A part of Indian land bought in 1638 for New Haven, North Haven was incorporated in 1786. The center area was settled in 1670 by the Humiston, Thorpe, and Blakeslee families. A separate parish or church society was formed in 1716. The Reverend James Pierpont gave the Green for a meetinghouse, burial ground and drill field. In the old cemetery lie veterans of the Revolutionary War, including Sergeant Jacob Thorpe, killed at East Haven in 1779. The Reverend Benjamin Trumbull, patriot and historian, lived here from 1760 to 1820. Here were born Ezra Stiles, President of Yale 1778-1795, and Hobart B. Bigelow, Governor of Connecticut 1881-1883. Theophilus Eaton, a founder of New Haven, opened a brickyard here in 1640. Bog iron also was mined near Pool Road after 1656. Where first was a humble farming village, small manufacturing enterprises soon sprang up, heralding present day North Haven as a thriving industrial and residential town.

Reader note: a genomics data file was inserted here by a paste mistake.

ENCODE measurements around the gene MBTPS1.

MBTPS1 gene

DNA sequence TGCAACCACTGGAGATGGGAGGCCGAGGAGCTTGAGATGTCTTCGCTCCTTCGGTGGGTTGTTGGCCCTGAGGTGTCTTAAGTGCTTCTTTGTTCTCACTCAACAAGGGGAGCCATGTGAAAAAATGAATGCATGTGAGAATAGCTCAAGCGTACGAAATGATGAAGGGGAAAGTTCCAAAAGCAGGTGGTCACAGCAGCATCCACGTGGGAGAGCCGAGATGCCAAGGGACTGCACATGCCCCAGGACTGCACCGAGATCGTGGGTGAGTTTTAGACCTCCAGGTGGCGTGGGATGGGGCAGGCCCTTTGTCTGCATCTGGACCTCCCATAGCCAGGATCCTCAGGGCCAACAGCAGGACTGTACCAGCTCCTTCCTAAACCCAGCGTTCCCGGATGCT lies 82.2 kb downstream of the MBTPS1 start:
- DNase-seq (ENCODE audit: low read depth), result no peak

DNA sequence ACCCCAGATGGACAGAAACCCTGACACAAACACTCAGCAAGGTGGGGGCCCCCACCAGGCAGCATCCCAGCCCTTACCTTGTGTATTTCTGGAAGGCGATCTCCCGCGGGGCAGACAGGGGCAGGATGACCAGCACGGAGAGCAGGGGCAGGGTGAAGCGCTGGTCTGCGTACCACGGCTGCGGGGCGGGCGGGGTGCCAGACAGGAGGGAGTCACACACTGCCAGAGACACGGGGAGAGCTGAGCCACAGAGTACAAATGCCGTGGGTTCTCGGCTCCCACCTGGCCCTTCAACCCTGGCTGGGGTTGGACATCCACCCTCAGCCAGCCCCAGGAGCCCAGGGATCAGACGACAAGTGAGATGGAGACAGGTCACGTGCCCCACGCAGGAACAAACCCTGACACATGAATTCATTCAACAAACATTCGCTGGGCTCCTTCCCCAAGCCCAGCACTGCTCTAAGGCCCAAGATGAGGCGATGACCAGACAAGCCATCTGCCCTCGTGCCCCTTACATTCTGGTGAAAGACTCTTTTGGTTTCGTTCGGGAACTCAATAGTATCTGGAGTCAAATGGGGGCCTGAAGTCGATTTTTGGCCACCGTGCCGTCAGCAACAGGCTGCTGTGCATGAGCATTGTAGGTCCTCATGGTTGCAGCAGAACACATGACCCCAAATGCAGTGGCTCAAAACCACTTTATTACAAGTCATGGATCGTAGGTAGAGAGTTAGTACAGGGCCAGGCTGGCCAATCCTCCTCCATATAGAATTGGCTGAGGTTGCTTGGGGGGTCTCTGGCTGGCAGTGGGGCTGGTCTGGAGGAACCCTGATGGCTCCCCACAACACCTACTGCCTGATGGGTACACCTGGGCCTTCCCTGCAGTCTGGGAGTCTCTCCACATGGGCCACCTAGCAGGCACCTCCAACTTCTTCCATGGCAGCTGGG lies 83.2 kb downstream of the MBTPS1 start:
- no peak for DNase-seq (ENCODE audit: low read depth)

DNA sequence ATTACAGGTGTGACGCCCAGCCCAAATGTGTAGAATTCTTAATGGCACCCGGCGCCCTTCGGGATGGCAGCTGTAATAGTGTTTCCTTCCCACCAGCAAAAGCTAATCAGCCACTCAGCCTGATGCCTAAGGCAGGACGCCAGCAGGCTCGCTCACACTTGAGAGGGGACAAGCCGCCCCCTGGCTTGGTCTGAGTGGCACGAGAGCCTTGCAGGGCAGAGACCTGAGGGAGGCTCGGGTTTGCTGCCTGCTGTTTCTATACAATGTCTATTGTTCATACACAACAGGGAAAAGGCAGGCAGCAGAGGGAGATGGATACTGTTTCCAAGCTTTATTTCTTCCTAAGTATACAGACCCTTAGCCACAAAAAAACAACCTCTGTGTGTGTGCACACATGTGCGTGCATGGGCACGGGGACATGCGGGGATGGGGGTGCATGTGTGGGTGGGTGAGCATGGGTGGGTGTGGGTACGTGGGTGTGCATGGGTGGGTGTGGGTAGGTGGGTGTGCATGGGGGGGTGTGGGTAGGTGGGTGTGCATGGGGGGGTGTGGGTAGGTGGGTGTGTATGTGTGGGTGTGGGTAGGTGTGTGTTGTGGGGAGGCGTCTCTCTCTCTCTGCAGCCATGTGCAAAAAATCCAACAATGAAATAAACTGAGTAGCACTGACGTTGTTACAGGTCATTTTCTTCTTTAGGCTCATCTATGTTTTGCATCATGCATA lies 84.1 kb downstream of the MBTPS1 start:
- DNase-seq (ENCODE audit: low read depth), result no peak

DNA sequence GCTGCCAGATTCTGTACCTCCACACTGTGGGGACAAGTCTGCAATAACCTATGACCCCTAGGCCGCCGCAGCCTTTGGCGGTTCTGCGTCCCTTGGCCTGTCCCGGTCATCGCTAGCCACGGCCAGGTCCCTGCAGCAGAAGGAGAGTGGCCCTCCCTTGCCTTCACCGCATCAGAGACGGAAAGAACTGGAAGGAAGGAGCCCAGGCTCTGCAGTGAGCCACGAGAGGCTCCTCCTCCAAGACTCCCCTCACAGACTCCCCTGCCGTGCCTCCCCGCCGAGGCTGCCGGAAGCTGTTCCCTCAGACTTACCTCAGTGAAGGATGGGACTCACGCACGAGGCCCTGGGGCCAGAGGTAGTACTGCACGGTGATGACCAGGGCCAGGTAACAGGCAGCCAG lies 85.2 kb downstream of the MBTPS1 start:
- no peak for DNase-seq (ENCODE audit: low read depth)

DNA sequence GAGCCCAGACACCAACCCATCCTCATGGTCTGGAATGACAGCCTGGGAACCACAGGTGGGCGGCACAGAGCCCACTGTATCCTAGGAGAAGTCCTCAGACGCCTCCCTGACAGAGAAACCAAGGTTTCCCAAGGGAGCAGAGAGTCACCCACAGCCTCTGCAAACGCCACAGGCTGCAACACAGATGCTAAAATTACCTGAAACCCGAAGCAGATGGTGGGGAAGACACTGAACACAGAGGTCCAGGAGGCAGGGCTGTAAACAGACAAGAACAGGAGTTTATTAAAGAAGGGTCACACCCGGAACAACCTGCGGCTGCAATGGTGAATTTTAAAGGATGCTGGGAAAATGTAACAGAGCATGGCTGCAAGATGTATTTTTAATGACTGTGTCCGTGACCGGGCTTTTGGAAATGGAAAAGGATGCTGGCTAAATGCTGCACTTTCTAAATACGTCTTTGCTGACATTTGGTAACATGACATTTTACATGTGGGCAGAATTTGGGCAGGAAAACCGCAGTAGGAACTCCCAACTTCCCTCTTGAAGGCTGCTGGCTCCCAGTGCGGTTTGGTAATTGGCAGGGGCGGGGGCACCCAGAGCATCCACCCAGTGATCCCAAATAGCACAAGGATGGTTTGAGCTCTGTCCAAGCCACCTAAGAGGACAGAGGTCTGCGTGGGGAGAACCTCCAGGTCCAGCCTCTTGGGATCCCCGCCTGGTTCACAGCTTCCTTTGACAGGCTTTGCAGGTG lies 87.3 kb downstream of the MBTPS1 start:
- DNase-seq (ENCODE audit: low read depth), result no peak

Erected by the Town of North Haven and the Connecticut Historical Commission, 1978.